Is It Easy Being Green?

Drug Topics JournalDrug Topics January 2023
Volume 167
Issue 01

Pharmacists can make simple changes that add up to big environmental impacts.

Sustainability and the concept of going green have hit home with patients over the past decade as public attention has turned toward helping the environment and being responsible for one’s carbon footprint. That’s why many pharmacies have made a strong commitment to being environmentally conscious and showing their patients they are thinking sustainably.

Pharmacists can do their part for the environment by reducing waste and excess packaging, using less energy, and ensuring their pharmacy has a proper stock of product so local customers can pick up their prescriptions without needing to travel far from home. Tatyana Franklin, PharmD, who practices in Baton Rouge, Louisiana, noted that for those who run their own pharmacies and wish to do their part to save the planet, several cost-effective measures can be implemented.

“E-prescriptions should be sent directly to the pharmacy’s computer system rather than [sent] via fax machine,” she said. “Even though e-prescriptions may cost more, they ultimately save time and money by eliminating the need for paper prescriptions and the associated labor involved in typing and scanning them. Reduced transcription time means fewer opportunities for human mistakes.”

In fact, she suggested pharmacists limit printing as much as possible. “Medication guidelines should only be printed during the first prescription fill,” Franklin said. “To save waste, we shouldn’t print much more unless the patient specifically demands it. We provide patients with written information, but studies indicate they don’t read them. If the patient doesn’t require a receipt, don’t print one.”

Another great tip is to provide bags only when requested; offering a plastic bag is only necessary in cases where customers require one to carry bulky purchases or make a special request. “When you bring up being environmentally conscious, most [patients] will be grateful for the reminder and the chance to make even the smallest change,” Franklin said. “Create a simple notice to hang next to the register to let customers know that your pharmacy is taking steps to reduce its environmental impact by not using plastic bags.”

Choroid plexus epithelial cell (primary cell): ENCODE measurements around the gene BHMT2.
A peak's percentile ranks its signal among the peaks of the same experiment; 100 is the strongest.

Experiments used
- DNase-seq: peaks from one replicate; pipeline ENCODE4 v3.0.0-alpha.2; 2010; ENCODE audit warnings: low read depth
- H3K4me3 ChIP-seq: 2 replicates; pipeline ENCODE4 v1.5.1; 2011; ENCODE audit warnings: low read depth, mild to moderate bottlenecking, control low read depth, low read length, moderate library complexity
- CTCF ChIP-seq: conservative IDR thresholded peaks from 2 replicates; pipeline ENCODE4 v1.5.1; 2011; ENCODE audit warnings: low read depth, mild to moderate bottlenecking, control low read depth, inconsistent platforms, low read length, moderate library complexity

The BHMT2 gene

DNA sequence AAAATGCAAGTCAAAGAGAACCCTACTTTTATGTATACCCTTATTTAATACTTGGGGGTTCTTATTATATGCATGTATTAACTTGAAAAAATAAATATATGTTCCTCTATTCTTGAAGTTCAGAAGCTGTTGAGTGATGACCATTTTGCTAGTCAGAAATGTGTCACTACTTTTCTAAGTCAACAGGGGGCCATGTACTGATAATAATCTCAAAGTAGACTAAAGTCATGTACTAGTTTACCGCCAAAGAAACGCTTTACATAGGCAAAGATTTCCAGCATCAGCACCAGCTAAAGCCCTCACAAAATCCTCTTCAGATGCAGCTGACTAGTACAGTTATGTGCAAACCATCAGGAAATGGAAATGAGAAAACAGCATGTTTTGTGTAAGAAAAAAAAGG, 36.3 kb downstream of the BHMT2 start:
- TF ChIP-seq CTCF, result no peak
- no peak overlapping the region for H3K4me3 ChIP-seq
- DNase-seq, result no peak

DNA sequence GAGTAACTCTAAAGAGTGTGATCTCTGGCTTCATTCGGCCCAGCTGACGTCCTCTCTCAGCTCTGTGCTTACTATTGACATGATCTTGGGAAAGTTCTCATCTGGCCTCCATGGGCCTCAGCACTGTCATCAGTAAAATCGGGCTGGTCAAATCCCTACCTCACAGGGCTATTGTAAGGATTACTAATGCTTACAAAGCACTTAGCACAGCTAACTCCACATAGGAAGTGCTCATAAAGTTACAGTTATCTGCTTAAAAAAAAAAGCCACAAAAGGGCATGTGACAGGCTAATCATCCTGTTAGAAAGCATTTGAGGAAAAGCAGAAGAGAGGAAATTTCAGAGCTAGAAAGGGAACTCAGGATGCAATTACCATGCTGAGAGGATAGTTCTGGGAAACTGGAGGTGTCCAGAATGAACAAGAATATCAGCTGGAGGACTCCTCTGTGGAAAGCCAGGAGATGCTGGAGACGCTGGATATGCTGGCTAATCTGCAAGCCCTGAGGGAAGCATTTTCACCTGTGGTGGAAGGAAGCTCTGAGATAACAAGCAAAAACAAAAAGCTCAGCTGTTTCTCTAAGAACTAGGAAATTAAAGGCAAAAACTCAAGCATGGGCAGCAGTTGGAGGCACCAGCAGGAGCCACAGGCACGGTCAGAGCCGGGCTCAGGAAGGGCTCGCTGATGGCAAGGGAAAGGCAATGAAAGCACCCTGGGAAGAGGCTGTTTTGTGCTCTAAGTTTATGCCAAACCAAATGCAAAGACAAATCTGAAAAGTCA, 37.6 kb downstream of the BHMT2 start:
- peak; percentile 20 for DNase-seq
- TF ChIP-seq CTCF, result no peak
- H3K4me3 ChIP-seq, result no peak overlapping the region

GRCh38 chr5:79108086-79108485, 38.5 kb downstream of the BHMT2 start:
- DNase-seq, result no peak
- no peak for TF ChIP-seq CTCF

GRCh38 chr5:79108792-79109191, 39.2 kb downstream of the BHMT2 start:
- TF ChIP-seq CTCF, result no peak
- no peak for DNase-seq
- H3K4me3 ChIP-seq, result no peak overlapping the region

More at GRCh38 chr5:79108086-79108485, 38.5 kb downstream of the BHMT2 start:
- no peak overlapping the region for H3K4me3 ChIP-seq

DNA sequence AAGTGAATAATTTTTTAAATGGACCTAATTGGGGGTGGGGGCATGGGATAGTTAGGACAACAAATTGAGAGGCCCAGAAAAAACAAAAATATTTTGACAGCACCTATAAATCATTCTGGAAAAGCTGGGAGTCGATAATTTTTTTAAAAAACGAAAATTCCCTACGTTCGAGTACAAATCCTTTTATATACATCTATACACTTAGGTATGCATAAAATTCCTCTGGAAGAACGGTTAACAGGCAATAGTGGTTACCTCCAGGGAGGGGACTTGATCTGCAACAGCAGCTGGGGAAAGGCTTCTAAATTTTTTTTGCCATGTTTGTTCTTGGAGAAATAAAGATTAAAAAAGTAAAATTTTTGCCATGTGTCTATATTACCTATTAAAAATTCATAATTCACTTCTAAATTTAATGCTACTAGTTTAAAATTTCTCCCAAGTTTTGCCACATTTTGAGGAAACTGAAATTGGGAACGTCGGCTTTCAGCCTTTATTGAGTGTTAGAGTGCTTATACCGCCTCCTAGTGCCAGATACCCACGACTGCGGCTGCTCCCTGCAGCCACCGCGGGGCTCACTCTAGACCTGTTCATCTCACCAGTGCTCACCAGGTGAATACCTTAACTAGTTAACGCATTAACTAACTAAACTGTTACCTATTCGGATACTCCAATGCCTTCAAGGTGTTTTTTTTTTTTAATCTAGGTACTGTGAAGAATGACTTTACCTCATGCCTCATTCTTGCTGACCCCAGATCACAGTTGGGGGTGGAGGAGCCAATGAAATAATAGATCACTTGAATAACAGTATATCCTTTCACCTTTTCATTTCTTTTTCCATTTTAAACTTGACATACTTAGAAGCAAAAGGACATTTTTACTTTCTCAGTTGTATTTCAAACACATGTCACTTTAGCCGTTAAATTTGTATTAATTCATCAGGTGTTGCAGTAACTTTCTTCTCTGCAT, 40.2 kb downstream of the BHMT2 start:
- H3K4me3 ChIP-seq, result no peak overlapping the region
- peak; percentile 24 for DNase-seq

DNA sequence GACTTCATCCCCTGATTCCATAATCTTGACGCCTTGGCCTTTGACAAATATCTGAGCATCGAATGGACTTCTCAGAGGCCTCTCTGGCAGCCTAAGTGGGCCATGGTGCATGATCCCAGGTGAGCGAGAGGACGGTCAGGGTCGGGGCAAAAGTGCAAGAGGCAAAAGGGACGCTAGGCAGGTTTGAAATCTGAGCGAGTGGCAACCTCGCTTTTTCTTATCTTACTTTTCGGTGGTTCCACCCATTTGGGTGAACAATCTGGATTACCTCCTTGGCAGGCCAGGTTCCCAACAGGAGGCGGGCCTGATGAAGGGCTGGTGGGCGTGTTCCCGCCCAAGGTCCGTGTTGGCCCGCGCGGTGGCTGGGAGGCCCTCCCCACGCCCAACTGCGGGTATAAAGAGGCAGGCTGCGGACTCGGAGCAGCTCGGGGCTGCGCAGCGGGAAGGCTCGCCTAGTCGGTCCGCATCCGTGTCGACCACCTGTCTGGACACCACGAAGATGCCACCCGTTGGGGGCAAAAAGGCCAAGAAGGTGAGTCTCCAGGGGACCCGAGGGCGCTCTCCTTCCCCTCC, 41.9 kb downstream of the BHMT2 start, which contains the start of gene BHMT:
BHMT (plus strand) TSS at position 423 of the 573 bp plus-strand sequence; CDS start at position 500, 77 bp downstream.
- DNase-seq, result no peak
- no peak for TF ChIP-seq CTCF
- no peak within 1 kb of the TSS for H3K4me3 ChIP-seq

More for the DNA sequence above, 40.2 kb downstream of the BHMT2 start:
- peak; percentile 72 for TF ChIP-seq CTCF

Additionally, using the smallest available vial or container size while filling prescriptions may help the pharmacy save money and contribute to the bigger cause. Patients will also welcome the reduced bulk and weight of their medicines.

Along with his wife Pam, Jonathan Marquess, PharmD, CDE, FAPhA, owns 15 community pharmacies in Georgia, and the couple has always tried to operate with a sustainability mindset. “I think it’s important that everyone does what they can to help,” he said. “One of the things we’ve done is no longer print out our e-prescriptions; it’s all done online. At first, I thought this was just a helpful thing to do, but it wound up saving us about $30 a month in not having to get as many pickups for trash. Plus, we’re saving thousands of reams of paper, ink cartridges, and toner.”

Additionally, the Marquesses only use Centaur biodegradable bottles at their pharmacies to limit landfill. Small, everyday changes like this are encouraged and appreciated.

Some pharmacies are thinking even bigger. Boyd Ennis, PharmD, owns and operates 4 pharmacies in Alabama. He installed solar panels on the roof of his store in Fairfield, Alabama, resulting in an approximately 50% drop in energy usage.

“I had talked about it for years and finally gave it a try, and it’s been really successful,” he said. “There were tax incentives that made it even more attractive to do. Based on the rebates, we’ll have a 2.8-year payout period. It just made a lot of sense.” In fact, things have worked out so well, he’s getting ready to install solar panels at a second location which will have net-zero greenhouse gas emissions.

Another change Ennis has made is installing smart thermostats in his pharmacies, allowing him to set and program the store temperature automatically and eliminating reliance on personnel to change the settings during off-hours. “I’ve also added smart plugs. We have drink products in the store. As long as you keep the door closed in your refrigerator, everything is fine. So after the store closes, they are set on timers [which] automatically turn the drink box off, and [it] comes back on an hour before the store opens so they are as cold as possible,” Ennis explained.

Six years ago, he installed light-emitting diode lights inside and outside all his pharmacies. “You can either cut costs or cut [staff],” Ennis explained. These eco-friendly changes “are not only good for the environment; they are a way to cut expenses,” he said. “It’s also cleaner, and I think that’s important to many [individuals]. We have made a commitment to reducing our carbon footprint, and we’re hoping that will help us reach more [individuals] and bring them in as well.”

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